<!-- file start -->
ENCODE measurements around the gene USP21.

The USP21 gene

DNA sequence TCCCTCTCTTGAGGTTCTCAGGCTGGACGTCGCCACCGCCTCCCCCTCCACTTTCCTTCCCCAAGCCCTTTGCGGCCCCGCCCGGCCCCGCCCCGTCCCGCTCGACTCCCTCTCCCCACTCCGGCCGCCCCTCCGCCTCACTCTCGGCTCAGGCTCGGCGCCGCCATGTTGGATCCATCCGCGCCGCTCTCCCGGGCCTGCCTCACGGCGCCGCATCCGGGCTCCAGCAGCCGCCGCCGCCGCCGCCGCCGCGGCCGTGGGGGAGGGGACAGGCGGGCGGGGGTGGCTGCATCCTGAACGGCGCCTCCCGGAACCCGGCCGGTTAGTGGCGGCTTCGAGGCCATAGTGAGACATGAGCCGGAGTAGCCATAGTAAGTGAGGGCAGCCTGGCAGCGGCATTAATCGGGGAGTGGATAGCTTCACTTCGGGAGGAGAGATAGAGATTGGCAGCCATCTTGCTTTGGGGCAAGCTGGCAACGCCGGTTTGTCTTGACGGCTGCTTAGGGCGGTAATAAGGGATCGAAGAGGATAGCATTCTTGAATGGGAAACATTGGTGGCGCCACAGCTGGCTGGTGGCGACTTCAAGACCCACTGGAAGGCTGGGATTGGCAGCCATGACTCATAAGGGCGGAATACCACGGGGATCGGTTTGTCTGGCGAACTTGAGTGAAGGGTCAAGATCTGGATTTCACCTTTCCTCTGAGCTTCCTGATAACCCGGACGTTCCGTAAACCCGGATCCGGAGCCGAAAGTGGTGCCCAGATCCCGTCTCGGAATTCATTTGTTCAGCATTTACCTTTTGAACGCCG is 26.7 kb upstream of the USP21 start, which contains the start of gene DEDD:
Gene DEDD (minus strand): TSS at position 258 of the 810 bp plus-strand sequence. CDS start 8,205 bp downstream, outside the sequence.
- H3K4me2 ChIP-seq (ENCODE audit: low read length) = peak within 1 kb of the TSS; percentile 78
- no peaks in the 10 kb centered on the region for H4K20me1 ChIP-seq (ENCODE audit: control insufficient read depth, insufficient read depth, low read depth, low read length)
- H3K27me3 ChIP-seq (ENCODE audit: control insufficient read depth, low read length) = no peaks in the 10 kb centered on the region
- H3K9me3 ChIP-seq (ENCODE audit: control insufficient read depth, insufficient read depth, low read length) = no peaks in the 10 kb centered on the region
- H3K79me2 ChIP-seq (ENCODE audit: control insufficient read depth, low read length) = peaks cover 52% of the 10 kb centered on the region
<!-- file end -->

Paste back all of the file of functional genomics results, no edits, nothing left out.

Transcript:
ENCODE measurements around the gene USP21.

The USP21 gene

DNA sequence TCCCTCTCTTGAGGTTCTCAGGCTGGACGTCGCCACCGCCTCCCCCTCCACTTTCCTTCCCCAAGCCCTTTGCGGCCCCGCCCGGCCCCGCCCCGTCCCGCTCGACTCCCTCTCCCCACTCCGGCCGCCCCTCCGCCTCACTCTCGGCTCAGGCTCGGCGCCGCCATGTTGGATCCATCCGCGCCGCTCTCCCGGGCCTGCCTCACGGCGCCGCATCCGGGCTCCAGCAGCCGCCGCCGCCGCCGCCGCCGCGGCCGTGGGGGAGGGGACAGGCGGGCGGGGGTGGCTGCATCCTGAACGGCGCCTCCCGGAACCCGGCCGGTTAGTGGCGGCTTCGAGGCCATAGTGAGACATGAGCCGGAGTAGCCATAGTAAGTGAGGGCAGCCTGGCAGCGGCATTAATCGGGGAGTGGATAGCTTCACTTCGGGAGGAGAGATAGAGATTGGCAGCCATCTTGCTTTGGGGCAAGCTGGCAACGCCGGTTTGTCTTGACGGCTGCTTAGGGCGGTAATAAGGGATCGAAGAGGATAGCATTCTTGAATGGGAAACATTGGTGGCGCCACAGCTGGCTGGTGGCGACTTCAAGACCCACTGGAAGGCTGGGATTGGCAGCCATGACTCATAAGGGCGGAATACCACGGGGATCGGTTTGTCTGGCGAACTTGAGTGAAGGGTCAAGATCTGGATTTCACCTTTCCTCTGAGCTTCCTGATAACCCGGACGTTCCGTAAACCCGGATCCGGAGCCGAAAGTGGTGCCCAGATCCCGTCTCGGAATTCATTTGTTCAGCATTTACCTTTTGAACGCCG is 26.7 kb upstream of the USP21 start, which contains the start of gene DEDD:
Gene DEDD (minus strand): TSS at position 258 of the 810 bp plus-strand sequence. CDS start 8,205 bp downstream, outside the sequence.
- H3K4me2 ChIP-seq (ENCODE audit: low read length) = peak within 1 kb of the TSS; percentile 78
- no peaks in the 10 kb centered on the region for H4K20me1 ChIP-seq (ENCODE audit: control insufficient read depth, insufficient read depth, low read depth, low read length)
- H3K27me3 ChIP-seq (ENCODE audit: control insufficient read depth, low read length) = no peaks in the 10 kb centered on the region
- H3K9me3 ChIP-seq (ENCODE audit: control insufficient read depth, insufficient read depth, low read length) = no peaks in the 10 kb centered on the region
- H3K79me2 ChIP-seq (ENCODE audit: control insufficient read depth, low read length) = peaks cover 52% of the 10 kb centered on the region